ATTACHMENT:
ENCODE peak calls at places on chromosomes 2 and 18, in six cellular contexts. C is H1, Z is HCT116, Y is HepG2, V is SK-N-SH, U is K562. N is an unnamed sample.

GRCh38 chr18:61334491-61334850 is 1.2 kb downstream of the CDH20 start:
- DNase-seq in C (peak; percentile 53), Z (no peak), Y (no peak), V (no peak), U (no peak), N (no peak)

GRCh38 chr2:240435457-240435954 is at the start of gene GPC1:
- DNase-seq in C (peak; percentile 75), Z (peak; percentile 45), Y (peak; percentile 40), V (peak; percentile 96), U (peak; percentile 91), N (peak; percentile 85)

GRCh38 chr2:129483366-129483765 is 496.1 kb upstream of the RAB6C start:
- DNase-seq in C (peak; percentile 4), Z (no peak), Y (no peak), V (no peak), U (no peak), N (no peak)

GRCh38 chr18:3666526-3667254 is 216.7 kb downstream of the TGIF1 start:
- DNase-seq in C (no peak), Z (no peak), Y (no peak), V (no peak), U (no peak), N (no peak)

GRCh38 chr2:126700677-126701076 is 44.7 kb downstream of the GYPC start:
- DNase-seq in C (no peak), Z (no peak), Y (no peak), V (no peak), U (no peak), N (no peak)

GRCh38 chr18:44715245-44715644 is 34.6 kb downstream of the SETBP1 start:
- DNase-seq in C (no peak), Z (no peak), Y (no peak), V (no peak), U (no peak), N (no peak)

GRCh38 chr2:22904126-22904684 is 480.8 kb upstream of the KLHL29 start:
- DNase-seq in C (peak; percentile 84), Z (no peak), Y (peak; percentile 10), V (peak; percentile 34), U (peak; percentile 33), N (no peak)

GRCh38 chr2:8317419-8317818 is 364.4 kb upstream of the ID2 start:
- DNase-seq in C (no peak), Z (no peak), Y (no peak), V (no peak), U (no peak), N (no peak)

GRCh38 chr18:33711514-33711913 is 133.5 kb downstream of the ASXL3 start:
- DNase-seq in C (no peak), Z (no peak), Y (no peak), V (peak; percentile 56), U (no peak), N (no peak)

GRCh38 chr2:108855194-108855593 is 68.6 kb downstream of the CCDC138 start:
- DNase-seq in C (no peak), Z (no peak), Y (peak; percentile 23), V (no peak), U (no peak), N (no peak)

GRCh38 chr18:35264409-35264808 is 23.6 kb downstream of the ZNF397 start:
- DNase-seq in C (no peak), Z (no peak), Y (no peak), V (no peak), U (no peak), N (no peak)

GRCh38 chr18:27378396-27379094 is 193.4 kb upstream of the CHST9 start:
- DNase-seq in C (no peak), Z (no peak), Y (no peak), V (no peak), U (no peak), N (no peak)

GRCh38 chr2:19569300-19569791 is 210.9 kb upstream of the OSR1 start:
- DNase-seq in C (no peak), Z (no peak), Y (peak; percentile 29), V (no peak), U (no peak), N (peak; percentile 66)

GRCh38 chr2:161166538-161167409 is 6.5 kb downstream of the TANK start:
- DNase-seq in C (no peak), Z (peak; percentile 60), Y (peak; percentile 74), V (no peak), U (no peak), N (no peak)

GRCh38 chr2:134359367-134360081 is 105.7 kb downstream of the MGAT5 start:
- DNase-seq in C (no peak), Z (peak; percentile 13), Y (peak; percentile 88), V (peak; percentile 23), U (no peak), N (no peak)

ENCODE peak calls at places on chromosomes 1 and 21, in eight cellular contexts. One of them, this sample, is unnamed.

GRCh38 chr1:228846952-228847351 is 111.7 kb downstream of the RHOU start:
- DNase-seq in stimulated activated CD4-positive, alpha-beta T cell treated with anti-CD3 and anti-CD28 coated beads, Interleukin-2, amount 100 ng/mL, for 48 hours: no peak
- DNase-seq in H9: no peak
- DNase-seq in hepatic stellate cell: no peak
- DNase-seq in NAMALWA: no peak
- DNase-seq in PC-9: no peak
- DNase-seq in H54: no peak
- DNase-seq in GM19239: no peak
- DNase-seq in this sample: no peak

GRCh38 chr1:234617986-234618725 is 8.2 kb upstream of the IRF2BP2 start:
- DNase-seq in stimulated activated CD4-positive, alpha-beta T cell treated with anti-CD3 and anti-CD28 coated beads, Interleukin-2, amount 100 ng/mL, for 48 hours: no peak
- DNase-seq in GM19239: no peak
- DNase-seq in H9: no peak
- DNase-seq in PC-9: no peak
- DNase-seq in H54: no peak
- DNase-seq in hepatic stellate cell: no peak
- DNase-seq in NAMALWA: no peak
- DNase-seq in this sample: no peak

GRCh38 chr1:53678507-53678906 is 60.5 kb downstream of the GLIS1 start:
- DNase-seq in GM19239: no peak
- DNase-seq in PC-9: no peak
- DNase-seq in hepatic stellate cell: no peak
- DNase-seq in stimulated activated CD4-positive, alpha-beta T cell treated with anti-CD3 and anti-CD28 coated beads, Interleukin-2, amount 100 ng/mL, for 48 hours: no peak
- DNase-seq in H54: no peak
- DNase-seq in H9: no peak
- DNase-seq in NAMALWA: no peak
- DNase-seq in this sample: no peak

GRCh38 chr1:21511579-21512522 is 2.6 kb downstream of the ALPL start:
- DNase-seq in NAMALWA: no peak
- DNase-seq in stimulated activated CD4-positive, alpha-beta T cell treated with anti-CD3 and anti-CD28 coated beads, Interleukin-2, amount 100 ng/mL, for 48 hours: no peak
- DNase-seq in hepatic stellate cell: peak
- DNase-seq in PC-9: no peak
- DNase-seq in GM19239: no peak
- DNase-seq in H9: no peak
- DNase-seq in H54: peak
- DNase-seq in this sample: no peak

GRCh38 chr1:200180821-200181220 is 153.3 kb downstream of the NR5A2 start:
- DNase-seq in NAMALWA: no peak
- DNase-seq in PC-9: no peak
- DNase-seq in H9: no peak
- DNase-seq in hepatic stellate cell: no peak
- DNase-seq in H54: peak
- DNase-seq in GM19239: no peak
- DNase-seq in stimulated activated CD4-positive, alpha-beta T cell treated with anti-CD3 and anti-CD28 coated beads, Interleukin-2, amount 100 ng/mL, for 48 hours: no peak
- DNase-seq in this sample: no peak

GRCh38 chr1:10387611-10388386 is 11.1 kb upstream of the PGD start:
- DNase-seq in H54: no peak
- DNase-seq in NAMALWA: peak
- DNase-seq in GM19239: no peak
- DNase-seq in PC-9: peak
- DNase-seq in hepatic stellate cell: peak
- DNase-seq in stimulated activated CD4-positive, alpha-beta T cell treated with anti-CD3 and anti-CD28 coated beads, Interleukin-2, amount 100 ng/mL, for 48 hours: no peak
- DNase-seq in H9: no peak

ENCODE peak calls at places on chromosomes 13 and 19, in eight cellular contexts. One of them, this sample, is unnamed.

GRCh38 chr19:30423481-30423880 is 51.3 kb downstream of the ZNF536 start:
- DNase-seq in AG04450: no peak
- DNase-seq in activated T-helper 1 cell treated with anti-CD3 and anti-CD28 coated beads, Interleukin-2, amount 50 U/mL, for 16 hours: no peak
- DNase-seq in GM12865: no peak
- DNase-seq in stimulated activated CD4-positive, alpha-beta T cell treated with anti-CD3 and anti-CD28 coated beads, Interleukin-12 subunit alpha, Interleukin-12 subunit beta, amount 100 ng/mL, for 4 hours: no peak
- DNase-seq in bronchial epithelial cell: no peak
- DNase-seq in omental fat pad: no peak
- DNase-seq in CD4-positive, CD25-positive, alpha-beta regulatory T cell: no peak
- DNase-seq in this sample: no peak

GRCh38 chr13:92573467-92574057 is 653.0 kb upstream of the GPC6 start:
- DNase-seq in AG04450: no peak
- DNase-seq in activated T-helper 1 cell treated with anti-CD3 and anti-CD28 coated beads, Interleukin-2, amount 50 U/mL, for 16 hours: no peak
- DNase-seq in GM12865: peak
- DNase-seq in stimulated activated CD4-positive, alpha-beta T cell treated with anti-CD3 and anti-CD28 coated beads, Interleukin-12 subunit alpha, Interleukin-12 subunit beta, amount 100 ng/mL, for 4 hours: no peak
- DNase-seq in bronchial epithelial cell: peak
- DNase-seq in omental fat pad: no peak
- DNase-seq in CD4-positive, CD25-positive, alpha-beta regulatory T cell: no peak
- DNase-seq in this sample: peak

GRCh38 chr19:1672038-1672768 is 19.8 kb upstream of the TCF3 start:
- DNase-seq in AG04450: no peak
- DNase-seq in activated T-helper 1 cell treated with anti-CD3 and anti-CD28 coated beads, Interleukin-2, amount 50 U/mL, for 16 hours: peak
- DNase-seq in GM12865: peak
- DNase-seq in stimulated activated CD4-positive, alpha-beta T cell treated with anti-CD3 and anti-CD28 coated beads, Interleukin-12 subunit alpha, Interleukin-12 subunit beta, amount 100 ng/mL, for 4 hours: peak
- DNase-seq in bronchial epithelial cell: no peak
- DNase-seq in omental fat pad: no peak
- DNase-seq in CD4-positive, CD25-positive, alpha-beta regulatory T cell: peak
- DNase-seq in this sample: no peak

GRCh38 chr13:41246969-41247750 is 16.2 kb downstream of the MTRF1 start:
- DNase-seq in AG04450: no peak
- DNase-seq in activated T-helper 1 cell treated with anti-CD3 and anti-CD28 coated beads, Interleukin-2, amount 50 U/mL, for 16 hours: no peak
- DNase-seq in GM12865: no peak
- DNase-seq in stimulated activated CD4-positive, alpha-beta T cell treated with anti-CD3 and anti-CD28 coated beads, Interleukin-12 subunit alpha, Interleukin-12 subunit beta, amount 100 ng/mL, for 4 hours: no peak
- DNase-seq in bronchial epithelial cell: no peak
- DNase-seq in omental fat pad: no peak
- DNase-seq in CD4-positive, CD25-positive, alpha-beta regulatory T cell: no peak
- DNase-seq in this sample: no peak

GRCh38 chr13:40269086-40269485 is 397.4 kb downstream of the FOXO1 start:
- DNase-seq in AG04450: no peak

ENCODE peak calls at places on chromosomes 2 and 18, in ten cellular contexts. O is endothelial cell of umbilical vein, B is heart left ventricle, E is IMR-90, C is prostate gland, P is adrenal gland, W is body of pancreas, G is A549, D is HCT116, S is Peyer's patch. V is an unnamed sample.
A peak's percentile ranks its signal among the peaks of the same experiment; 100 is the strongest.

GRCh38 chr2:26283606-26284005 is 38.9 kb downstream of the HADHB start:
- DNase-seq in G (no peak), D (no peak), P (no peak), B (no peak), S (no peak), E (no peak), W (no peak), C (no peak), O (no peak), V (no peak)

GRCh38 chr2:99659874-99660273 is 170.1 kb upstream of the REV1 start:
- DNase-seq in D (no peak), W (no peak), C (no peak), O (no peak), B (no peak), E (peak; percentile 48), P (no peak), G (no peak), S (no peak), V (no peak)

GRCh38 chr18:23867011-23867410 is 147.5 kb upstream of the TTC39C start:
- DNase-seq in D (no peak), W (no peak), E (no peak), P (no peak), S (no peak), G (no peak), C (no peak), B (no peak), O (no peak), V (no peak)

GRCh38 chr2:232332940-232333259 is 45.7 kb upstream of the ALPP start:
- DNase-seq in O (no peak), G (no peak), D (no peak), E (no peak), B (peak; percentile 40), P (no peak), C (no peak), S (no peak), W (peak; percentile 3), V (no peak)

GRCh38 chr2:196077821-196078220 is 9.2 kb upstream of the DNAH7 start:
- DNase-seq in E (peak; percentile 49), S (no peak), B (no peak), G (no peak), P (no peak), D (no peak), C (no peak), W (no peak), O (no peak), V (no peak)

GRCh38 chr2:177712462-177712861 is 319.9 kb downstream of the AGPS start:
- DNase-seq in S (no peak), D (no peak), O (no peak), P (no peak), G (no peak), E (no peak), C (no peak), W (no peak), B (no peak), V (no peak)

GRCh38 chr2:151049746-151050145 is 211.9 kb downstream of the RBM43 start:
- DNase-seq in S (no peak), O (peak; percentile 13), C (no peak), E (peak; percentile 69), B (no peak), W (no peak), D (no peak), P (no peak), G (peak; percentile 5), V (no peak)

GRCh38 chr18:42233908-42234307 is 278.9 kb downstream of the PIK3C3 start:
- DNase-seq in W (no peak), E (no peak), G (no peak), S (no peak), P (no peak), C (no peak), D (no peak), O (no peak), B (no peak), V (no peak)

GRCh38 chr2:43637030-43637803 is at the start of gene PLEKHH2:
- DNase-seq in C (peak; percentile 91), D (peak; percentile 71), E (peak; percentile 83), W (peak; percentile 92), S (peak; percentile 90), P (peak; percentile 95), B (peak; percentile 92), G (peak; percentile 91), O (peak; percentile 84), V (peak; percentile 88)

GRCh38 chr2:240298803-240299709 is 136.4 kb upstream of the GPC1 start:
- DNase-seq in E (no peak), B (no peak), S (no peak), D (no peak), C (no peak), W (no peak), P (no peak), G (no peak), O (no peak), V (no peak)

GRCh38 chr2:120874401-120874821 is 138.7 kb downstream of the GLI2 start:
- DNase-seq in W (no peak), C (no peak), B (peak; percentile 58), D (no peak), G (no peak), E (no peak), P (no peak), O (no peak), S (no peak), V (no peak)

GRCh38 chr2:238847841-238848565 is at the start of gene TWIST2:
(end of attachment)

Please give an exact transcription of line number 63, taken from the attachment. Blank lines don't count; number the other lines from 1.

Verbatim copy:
- DNase-seq in hepatic stellate cell: peak